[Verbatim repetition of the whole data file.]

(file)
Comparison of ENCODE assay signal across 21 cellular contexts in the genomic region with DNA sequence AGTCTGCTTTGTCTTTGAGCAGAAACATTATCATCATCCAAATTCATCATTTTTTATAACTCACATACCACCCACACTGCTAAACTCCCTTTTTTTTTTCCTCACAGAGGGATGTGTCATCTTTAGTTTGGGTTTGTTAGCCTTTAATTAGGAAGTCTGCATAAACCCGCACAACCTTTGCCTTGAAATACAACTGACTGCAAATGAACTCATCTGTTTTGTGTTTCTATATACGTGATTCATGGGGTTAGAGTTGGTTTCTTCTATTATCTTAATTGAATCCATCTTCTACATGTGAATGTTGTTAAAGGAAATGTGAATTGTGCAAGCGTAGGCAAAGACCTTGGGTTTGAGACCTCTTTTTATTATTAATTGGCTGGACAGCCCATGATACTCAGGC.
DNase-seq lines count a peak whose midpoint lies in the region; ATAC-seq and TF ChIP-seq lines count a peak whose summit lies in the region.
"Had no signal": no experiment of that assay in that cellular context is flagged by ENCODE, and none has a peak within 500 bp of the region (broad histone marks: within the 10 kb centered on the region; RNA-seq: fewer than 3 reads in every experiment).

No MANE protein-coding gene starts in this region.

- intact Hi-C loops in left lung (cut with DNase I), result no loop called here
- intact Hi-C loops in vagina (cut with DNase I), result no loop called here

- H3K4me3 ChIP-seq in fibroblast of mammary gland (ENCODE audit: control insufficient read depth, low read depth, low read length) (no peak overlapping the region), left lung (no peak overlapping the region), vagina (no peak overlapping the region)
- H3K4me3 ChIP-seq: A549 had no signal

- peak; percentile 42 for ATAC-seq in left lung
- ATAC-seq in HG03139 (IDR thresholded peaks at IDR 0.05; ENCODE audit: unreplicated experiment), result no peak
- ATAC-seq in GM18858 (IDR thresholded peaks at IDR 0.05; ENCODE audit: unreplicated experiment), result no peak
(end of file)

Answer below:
Comparison of ENCODE assay signal across 21 cellular contexts in the genomic region with DNA sequence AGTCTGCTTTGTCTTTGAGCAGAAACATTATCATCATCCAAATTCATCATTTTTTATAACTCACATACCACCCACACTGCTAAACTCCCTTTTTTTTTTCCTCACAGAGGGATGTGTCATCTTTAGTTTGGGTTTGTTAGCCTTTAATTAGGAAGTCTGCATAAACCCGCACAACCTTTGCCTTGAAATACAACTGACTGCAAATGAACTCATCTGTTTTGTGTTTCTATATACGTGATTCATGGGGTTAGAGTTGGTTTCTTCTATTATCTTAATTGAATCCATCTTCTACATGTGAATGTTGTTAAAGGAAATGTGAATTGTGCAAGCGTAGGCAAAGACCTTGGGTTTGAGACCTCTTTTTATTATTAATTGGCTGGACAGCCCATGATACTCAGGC.
DNase-seq lines count a peak whose midpoint lies in the region; ATAC-seq and TF ChIP-seq lines count a peak whose summit lies in the region.
"Had no signal": no experiment of that assay in that cellular context is flagged by ENCODE, and none has a peak within 500 bp of the region (broad histone marks: within the 10 kb centered on the region; RNA-seq: fewer than 3 reads in every experiment).

No MANE protein-coding gene starts in this region.

- intact Hi-C loops in left lung (cut with DNase I), result no loop called here
- intact Hi-C loops in vagina (cut with DNase I), result no loop called here

- H3K4me3 ChIP-seq in fibroblast of mammary gland (ENCODE audit: control insufficient read depth, low read depth, low read length) (no peak overlapping the region), left lung (no peak overlapping the region), vagina (no peak overlapping the region)
- H3K4me3 ChIP-seq: A549 had no signal

- peak; percentile 42 for ATAC-seq in left lung
- ATAC-seq in HG03139 (IDR thresholded peaks at IDR 0.05; ENCODE audit: unreplicated experiment), result no peak
- ATAC-seq in GM18858 (IDR thresholded peaks at IDR 0.05; ENCODE audit: unreplicated experiment), result no peak